The University of Manchester
School of Arts, Languages and Cultures
Samuel Alexander Building, WG16
Oxford Road, Manchester, M13 9PL, UK
Phone: +44 (0)161 275 3064



The University of Manchester
School of Arts, Languages and Cultures
Samuel Alexander Building, WG8
Oxford Road, Manchester, M13 9PL, UK
Phone: +44 (0)161 306 1663


What does it mean to exist in complex relationships with machines? What insights can be offered to our understandings of these relationships by the theologically significant theme of ‘love’? What critical assessments can be made of our multiple uses of technologies in shaping our futures, by reflecting on our pasts?

Events and Outputs
> Robots vs Loneliness?
> Focus Groups
> Conference: Care and Machines
Useful links 

Disquiet over the prevalence of social and economic individualism has a long history. In a world of mobile Capital and increasingly mobile people, communities of common tradition and locality appear to be under threat from the advent of a fragmented market society. Are these complaints against individualism justified? And crucially, how should Christians respond to them? Digging down into the substance of these questions, this project will consider the theological, liturgical and scriptural resources Christians have for understanding the notion of individualism in relation to issues of education, public life and the formation of democratic citizenship.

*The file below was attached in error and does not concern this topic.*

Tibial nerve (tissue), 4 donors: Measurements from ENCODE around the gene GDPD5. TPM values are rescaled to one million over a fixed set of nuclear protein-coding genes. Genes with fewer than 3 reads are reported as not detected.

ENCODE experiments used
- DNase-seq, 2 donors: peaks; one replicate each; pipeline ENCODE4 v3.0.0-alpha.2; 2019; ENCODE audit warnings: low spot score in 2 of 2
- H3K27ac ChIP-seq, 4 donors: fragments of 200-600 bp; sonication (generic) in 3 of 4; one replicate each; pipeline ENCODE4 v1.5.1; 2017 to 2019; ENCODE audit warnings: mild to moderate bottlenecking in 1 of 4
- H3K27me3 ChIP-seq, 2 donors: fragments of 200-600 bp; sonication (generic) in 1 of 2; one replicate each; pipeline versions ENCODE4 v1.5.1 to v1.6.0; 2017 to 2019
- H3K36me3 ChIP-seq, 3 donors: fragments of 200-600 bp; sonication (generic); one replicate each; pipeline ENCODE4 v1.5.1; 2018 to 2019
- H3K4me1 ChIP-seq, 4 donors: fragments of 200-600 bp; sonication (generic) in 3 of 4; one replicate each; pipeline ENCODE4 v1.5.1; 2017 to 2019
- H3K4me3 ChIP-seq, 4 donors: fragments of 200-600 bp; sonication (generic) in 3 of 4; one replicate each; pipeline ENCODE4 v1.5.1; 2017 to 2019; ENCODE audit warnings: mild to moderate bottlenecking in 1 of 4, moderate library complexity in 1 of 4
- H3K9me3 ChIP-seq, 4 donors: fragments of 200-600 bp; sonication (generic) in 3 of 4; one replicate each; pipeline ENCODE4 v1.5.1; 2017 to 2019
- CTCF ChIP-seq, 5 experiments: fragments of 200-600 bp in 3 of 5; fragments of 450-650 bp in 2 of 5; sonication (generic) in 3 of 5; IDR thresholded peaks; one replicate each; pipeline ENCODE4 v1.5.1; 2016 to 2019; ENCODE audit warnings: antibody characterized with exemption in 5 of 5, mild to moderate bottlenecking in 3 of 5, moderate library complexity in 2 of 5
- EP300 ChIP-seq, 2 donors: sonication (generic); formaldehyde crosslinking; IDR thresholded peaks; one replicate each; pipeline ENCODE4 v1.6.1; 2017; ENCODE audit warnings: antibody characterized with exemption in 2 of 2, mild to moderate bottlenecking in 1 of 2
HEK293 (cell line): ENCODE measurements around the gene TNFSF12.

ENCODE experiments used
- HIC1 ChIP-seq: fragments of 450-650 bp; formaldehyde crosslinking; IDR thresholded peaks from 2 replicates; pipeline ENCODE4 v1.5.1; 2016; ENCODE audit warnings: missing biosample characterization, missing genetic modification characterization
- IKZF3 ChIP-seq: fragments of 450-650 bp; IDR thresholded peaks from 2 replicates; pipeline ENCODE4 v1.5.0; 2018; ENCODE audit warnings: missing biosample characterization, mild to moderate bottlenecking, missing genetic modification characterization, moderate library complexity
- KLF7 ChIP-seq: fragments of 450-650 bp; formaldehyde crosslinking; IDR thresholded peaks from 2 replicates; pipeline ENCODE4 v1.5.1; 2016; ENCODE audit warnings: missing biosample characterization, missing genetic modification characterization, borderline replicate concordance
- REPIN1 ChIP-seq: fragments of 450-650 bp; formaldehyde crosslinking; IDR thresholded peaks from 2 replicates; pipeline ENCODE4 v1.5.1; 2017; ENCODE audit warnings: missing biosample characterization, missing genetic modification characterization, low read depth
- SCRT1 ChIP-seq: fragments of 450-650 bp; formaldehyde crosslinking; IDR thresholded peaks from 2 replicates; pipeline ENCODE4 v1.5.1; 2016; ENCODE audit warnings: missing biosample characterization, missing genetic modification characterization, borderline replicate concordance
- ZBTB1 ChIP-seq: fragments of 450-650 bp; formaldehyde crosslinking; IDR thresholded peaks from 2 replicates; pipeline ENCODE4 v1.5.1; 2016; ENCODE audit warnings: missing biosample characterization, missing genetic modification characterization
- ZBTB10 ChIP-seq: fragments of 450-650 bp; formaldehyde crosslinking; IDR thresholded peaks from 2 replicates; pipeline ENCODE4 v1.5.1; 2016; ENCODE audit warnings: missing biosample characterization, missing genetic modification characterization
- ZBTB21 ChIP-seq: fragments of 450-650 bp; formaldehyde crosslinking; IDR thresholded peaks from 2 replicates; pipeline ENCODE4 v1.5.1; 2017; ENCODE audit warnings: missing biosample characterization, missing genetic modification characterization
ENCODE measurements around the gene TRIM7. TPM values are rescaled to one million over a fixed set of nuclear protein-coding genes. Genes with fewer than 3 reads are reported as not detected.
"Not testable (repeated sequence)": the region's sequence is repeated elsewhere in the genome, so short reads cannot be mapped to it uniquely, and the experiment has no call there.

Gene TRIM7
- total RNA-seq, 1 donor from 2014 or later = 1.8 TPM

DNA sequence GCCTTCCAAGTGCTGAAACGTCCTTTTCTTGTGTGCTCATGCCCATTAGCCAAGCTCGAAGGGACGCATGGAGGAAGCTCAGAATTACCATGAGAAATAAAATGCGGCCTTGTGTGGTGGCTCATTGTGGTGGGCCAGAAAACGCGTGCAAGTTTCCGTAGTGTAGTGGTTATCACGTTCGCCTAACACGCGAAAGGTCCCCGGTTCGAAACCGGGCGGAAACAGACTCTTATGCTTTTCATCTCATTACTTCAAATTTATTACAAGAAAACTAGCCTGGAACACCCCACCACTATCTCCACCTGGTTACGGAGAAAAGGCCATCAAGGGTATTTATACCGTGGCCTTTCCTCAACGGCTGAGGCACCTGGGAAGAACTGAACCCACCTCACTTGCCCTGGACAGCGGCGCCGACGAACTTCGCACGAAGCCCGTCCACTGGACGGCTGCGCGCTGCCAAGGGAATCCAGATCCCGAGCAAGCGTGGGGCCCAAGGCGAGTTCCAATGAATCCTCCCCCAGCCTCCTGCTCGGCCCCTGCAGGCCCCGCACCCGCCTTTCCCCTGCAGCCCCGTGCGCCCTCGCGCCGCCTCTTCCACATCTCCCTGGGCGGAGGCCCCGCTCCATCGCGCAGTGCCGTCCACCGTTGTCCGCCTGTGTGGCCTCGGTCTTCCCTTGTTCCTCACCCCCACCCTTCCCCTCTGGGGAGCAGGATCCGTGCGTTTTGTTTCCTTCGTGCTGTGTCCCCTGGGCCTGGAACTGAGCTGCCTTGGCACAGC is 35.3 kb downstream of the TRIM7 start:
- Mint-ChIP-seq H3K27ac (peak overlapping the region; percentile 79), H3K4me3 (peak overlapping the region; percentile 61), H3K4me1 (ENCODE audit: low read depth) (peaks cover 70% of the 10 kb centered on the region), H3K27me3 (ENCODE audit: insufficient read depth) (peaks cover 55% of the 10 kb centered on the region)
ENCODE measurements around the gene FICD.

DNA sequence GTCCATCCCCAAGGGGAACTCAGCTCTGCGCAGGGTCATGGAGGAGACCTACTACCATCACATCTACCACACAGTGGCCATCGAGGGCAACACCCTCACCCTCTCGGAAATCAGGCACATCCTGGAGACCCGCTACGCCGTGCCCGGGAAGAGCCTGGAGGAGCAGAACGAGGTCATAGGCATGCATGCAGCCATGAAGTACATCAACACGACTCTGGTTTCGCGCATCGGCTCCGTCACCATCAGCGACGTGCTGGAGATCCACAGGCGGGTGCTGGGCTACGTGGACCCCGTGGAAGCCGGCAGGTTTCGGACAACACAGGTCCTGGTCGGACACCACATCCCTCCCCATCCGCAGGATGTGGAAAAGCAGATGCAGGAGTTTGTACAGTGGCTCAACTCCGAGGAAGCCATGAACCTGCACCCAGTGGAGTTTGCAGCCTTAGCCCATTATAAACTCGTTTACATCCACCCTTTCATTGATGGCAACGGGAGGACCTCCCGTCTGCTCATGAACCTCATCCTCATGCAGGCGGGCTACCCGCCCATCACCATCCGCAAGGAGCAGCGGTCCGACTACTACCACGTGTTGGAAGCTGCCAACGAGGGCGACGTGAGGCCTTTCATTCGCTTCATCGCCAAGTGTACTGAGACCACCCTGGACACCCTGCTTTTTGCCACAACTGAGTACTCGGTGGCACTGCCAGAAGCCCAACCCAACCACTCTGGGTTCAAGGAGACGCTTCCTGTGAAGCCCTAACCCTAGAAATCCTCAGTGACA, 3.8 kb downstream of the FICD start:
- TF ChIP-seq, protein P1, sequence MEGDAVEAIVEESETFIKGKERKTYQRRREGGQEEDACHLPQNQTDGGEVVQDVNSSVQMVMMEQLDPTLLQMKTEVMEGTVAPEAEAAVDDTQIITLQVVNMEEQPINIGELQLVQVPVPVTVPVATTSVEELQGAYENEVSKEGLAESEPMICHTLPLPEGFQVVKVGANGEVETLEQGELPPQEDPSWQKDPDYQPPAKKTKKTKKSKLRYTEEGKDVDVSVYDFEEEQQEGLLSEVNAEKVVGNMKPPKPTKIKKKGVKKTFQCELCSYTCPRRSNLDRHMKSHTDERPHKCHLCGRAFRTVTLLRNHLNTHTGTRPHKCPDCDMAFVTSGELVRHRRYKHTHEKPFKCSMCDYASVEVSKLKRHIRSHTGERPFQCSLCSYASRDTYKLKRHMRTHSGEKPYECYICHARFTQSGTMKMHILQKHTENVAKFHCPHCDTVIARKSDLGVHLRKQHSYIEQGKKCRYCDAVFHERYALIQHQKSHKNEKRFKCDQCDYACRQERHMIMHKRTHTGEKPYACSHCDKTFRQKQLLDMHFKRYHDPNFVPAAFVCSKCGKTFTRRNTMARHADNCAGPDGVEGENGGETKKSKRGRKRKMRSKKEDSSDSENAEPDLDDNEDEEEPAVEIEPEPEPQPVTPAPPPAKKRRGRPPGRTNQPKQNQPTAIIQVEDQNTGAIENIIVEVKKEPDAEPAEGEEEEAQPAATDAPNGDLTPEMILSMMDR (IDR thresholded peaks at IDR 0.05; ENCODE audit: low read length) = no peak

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Messianism - Jewish and Christian Perspectives

Applications are currently being accepted (deadline 15 February) for a summer course on "Messianism - Jewish and Christian Perspectives" which will take place at the Central European University in Budapest, July 5-16, 2010. A number of renowned experts will give lectures and teach intensive seminars, but also the course participants will be invited to present their own research. Detailed information about contents, teachers, application procedures, and funding opportunities can be found by clicking here. We especially invite applications from advanced graduate students and young faculty. If you have any questions, please contact Matthias Riedl at

The course is a co-operation between the Center for Jewish Studies at the CEU, and Duke University's The Gerst Program for Political, Economic, and Humanistic Studies and Center for International Studies. The course is supported by the Carnegie Corporation of New York. 

Here's an excerpt from the course website:

This course will explore the ancient messianic idea, its spatial expansion, and its ideational development up to the present. The topic will be approached from a wide variety of disciplines (Political Science, History, Philosophy, Anthropology), sharing a common focus on the messiah as a central and enduring symbol of Jewish and Christian societies and their interconnected eschatological expectations.

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